Treatment facilities for chronic patients can serve as a reservoir for fluoroquinolone-resistant Escherichia coli
Treatment facilities for chronic patients with a high incidence of urinary tract infections (UTIs) caused by Escherichia coli strains resistant to fluoroquinolones may be "reservoirs of resistance", which should be taken into account when transferring patients to emergency services.
Hospital Pharmacist Clinic St. Paul (Canada) has noted an increase in the consumption of ciprofloxacin in the departments of the large multidisciplinary medical organization Providence Health Care. The marked increase in resistance of UTI pathogens required a retrospective study to elucidate the spread of resistance, to assess the selection of the antibiotic and the structure of resistance.
The case histories of 800 patients who were treated in emergency rooms and Providence Health Care chronic patients services over a period of one year were studied. 130 positive urine culture results have been revealed. The most common causative agent of urinary tract infections was E. coli (44%), and nitrofurantoin (sensitivity 92%) and ciprofloxacin were most commonly prescribed for this etiology of infection. Sensitivity to ciprofloxacin was low in both types of services, but in chronic services the rate was significantly lower than in the emergency departments, at 43 and 70%, respectively.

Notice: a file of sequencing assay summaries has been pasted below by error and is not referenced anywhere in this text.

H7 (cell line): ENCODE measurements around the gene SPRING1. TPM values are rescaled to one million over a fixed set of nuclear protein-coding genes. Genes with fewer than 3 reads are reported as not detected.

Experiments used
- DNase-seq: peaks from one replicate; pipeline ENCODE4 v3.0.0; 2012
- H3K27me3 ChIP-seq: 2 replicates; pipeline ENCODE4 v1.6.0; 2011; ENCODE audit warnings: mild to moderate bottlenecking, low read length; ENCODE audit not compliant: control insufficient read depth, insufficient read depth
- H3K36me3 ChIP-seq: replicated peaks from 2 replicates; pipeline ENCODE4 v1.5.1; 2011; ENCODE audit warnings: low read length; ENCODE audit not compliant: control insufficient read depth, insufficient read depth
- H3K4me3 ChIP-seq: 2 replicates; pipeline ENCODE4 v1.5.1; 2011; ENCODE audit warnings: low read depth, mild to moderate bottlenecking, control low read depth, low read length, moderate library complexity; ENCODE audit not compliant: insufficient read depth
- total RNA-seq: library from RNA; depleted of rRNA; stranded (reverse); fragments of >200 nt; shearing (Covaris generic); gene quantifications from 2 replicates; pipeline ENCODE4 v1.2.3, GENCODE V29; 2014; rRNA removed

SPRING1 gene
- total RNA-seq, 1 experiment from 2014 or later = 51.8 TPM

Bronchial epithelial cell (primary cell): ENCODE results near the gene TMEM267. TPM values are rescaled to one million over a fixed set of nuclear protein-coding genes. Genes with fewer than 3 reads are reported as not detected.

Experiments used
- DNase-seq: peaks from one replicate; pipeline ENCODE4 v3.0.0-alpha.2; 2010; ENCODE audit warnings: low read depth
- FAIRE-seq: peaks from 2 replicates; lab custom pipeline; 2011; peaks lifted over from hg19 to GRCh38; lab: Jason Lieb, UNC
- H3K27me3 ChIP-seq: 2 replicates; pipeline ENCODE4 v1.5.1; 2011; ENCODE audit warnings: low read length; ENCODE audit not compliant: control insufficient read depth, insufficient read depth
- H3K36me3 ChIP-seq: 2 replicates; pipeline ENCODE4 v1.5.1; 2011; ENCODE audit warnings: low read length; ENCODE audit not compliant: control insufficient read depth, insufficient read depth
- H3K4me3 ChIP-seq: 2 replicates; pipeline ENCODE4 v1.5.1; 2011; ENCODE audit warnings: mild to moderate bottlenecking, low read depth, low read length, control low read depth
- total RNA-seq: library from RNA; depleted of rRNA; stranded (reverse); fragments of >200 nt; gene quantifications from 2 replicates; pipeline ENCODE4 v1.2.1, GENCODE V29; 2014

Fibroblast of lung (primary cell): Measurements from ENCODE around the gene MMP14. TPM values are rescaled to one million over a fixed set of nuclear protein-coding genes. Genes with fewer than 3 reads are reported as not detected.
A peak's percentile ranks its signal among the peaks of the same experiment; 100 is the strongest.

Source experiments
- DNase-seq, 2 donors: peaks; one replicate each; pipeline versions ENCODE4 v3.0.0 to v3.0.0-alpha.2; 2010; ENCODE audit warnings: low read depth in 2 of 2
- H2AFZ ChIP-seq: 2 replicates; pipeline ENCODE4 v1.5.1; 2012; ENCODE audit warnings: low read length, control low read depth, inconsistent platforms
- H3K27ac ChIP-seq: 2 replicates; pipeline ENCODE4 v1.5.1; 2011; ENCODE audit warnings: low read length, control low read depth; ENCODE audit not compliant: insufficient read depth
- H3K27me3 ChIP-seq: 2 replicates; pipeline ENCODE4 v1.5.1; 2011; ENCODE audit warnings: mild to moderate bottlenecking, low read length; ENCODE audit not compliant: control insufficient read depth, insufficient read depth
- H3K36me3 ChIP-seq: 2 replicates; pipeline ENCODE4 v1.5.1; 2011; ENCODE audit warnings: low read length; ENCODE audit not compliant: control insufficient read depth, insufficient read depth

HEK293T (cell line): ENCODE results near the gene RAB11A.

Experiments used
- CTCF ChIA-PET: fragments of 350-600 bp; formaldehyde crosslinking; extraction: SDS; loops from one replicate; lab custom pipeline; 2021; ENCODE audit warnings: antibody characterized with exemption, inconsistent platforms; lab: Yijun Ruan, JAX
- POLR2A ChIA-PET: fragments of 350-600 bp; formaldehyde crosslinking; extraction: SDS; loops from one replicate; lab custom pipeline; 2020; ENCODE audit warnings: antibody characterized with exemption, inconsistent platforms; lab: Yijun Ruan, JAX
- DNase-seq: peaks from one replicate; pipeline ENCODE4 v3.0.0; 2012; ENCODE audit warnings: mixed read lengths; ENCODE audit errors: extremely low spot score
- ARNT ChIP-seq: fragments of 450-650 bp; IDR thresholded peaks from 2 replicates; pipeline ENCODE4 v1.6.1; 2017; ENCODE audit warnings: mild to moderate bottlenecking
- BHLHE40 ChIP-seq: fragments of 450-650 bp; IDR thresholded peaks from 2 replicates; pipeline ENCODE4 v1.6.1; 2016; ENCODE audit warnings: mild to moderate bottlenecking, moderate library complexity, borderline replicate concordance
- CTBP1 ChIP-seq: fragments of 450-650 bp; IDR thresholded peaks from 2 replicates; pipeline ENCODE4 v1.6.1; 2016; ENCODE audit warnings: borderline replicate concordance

Patients in chronic services often have to be transferred to emergency departments. In this regard, there is a serious threat of transfer of resistant flora to the emergency services. Doctors should remember the possibility of ineffective antibacterial therapy and wait for the results of a culture study before prescribing an antibiotic. Under current conditions, if necessary, urgent initiation of antibiotic treatment should be prescribed for cephalosporins.
The authors of the message stress the importance of educating doctors about the local susceptibility of infectious agents to antibiotics, because these data can change over time.